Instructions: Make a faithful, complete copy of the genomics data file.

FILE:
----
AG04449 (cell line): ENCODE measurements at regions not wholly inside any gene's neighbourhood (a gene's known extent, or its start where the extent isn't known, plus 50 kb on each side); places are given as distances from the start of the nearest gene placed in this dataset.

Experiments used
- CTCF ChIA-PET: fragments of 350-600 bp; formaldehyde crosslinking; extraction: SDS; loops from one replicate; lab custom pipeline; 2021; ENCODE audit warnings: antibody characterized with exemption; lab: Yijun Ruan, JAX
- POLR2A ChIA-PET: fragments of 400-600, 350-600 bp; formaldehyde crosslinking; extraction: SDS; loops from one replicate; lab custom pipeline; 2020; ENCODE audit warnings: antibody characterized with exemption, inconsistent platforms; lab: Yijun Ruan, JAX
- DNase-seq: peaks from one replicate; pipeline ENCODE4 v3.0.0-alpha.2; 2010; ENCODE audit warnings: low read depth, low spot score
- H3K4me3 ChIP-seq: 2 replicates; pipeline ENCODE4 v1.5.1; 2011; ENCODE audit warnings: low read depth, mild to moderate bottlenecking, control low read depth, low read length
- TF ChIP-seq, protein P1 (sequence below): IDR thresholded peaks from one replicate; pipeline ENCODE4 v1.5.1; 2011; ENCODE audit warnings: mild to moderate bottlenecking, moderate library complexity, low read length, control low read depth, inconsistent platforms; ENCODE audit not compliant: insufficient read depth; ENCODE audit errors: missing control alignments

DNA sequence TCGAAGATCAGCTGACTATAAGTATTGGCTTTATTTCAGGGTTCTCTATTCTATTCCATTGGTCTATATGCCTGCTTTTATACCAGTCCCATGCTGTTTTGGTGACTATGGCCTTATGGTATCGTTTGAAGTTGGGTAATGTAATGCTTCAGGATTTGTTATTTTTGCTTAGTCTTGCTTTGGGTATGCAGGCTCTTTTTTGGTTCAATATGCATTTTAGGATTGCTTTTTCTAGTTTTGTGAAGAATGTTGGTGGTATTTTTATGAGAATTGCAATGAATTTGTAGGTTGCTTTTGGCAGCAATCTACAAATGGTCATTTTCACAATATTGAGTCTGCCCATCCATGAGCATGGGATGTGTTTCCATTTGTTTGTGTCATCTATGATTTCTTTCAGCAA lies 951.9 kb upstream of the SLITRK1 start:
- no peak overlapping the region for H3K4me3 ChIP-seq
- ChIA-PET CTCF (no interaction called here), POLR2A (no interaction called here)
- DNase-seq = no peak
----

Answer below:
AG04449 (cell line): ENCODE measurements at regions not wholly inside any gene's neighbourhood (a gene's known extent, or its start where the extent isn't known, plus 50 kb on each side); places are given as distances from the start of the nearest gene placed in this dataset.

Experiments used
- CTCF ChIA-PET: fragments of 350-600 bp; formaldehyde crosslinking; extraction: SDS; loops from one replicate; lab custom pipeline; 2021; ENCODE audit warnings: antibody characterized with exemption; lab: Yijun Ruan, JAX
- POLR2A ChIA-PET: fragments of 400-600, 350-600 bp; formaldehyde crosslinking; extraction: SDS; loops from one replicate; lab custom pipeline; 2020; ENCODE audit warnings: antibody characterized with exemption, inconsistent platforms; lab: Yijun Ruan, JAX
- DNase-seq: peaks from one replicate; pipeline ENCODE4 v3.0.0-alpha.2; 2010; ENCODE audit warnings: low read depth, low spot score
- H3K4me3 ChIP-seq: 2 replicates; pipeline ENCODE4 v1.5.1; 2011; ENCODE audit warnings: low read depth, mild to moderate bottlenecking, control low read depth, low read length
- TF ChIP-seq, protein P1 (sequence below): IDR thresholded peaks from one replicate; pipeline ENCODE4 v1.5.1; 2011; ENCODE audit warnings: mild to moderate bottlenecking, moderate library complexity, low read length, control low read depth, inconsistent platforms; ENCODE audit not compliant: insufficient read depth; ENCODE audit errors: missing control alignments

DNA sequence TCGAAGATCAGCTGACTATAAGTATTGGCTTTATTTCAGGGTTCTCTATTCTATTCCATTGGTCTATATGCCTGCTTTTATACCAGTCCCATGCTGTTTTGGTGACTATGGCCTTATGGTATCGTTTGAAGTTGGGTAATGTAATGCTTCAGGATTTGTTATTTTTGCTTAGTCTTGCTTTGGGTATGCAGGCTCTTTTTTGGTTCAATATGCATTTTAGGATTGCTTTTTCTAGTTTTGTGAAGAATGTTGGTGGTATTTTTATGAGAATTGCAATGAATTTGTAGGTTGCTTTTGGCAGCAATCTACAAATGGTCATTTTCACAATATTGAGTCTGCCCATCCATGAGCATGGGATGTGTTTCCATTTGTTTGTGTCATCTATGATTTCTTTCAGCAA lies 951.9 kb upstream of the SLITRK1 start:
- no peak overlapping the region for H3K4me3 ChIP-seq
- ChIA-PET CTCF (no interaction called here), POLR2A (no interaction called here)
- DNase-seq = no peak